Studies: Workplace bullying leads to depression, other illnesses
Muncie, IN – Workplace bullying can lead to depression and other illnesses, two separate studies recently concluded.
Workplace harassment victims suffer stress, loss of sleep, depression and anxiety, according to a study published Nov. 16 in the Journal of Community Health.
Researchers from Ball State University analyzed 17,542 people who participated in a 2010 national survey. Of those, about 8 percent reported being harassed in the workplace during that year. The researchers found that female bullying victims had higher rates of distress and migraines, while male victims were more likely to suffer from asthma and ulcers. In addition, victims of bullying were more likely to be obese or smoke.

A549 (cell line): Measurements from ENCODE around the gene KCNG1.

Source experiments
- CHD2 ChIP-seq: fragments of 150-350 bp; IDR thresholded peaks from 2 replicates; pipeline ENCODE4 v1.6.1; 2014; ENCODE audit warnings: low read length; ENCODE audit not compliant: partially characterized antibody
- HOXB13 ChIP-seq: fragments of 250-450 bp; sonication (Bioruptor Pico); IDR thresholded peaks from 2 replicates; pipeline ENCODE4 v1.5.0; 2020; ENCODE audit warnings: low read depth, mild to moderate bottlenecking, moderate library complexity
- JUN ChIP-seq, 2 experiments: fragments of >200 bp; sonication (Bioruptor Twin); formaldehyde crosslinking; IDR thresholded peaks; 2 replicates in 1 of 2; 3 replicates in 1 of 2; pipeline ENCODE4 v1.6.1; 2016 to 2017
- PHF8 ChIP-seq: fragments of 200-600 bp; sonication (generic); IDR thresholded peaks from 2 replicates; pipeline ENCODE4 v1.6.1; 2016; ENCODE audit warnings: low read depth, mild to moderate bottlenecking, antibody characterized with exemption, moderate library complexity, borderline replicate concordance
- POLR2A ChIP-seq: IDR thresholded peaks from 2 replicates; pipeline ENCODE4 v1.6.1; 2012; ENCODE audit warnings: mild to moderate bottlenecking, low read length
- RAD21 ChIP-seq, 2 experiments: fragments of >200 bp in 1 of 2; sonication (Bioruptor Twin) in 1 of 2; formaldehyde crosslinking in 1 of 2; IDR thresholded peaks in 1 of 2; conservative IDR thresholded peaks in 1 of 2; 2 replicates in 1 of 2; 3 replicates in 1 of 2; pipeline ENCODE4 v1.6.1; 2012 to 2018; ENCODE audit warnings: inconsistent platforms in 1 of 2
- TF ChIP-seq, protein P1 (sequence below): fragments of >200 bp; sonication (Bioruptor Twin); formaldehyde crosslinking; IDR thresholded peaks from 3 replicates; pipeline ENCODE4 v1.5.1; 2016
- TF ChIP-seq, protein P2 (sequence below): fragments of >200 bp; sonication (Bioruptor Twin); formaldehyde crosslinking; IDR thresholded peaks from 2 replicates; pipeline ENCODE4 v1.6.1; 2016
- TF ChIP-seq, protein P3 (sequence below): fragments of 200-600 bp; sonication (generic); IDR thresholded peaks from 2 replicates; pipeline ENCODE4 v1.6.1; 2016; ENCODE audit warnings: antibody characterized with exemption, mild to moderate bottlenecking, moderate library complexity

In another study published in the December issue of the Journal of Occupational & Environmental Medicine, researchers from Bispebjerg University Hospital in Copenhagen analyzed data from 5,200 Danish workers who filled out a survey in 2006-2007 on workplace bullying.
The risk of new-onset depression was twice as likely for workers who reported being occasionally bullied, and the risk was nearly 10 times higher for workers who reported being frequently bullied, the Danish study concluded.
Jagdish Khubchandani, lead author on the Ball State study, called on employers to take steps to eliminate workplace harassment, saying this could help reduce employer costs in addition to improving workers’ lives.